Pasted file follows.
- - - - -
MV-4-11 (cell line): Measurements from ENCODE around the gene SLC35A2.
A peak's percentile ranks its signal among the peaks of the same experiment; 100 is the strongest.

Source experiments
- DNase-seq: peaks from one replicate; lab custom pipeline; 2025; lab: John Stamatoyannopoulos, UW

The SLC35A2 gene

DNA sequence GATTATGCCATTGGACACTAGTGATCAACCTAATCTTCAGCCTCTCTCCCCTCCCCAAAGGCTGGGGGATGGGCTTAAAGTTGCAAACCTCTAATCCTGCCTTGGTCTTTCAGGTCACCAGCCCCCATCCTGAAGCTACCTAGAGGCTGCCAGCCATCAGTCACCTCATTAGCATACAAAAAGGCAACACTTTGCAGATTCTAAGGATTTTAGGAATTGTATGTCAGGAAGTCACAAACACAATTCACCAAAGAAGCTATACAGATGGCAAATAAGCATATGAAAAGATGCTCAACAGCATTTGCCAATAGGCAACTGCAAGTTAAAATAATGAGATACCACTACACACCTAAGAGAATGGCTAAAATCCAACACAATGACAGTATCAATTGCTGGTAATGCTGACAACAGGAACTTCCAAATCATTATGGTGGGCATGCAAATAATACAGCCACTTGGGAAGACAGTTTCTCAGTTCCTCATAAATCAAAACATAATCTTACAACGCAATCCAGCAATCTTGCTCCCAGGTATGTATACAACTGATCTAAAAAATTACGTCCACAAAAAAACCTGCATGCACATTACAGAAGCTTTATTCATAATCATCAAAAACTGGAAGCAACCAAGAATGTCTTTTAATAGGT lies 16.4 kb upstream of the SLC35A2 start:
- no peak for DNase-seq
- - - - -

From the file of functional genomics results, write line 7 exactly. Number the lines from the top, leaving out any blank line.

- no peak for DNase-seq